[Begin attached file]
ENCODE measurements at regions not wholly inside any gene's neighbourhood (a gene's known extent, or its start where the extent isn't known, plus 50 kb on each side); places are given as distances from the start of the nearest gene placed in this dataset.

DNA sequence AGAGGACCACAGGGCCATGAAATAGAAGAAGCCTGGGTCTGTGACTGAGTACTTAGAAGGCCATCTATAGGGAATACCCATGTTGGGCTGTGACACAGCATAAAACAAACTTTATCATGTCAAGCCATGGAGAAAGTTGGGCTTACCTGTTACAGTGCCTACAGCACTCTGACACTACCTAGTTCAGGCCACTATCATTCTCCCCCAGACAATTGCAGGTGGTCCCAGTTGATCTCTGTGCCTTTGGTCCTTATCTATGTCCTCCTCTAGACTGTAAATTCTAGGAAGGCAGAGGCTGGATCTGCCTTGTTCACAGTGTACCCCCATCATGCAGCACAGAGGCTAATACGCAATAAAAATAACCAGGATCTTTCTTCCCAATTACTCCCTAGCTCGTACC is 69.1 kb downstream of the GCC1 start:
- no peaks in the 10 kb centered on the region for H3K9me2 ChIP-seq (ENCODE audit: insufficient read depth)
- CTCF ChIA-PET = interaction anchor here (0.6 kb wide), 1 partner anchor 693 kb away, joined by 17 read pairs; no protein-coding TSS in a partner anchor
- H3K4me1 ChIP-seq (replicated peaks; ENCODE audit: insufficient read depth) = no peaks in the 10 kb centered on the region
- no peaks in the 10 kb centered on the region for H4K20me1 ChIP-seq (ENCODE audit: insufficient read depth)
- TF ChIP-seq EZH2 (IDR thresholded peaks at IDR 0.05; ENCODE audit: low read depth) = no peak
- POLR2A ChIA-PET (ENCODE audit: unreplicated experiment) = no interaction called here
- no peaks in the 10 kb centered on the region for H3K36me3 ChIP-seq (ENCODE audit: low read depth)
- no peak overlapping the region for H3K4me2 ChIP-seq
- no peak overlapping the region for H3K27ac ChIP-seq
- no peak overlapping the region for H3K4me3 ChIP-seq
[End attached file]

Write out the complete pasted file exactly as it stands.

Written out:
ENCODE measurements at regions not wholly inside any gene's neighbourhood (a gene's known extent, or its start where the extent isn't known, plus 50 kb on each side); places are given as distances from the start of the nearest gene placed in this dataset.

DNA sequence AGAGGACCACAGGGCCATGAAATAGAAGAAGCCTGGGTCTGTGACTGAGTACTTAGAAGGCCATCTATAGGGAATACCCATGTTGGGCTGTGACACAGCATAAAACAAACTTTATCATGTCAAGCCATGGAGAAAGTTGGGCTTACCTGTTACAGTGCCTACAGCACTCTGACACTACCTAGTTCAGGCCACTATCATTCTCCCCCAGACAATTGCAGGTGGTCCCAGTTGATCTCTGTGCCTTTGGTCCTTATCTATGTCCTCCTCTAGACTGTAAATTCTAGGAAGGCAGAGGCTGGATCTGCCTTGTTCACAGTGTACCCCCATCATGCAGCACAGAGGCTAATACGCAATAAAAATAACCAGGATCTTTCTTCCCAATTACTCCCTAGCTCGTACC is 69.1 kb downstream of the GCC1 start:
- no peaks in the 10 kb centered on the region for H3K9me2 ChIP-seq (ENCODE audit: insufficient read depth)
- CTCF ChIA-PET = interaction anchor here (0.6 kb wide), 1 partner anchor 693 kb away, joined by 17 read pairs; no protein-coding TSS in a partner anchor
- H3K4me1 ChIP-seq (replicated peaks; ENCODE audit: insufficient read depth) = no peaks in the 10 kb centered on the region
- no peaks in the 10 kb centered on the region for H4K20me1 ChIP-seq (ENCODE audit: insufficient read depth)
- TF ChIP-seq EZH2 (IDR thresholded peaks at IDR 0.05; ENCODE audit: low read depth) = no peak
- POLR2A ChIA-PET (ENCODE audit: unreplicated experiment) = no interaction called here
- no peaks in the 10 kb centered on the region for H3K36me3 ChIP-seq (ENCODE audit: low read depth)
- no peak overlapping the region for H3K4me2 ChIP-seq
- no peak overlapping the region for H3K27ac ChIP-seq
- no peak overlapping the region for H3K4me3 ChIP-seq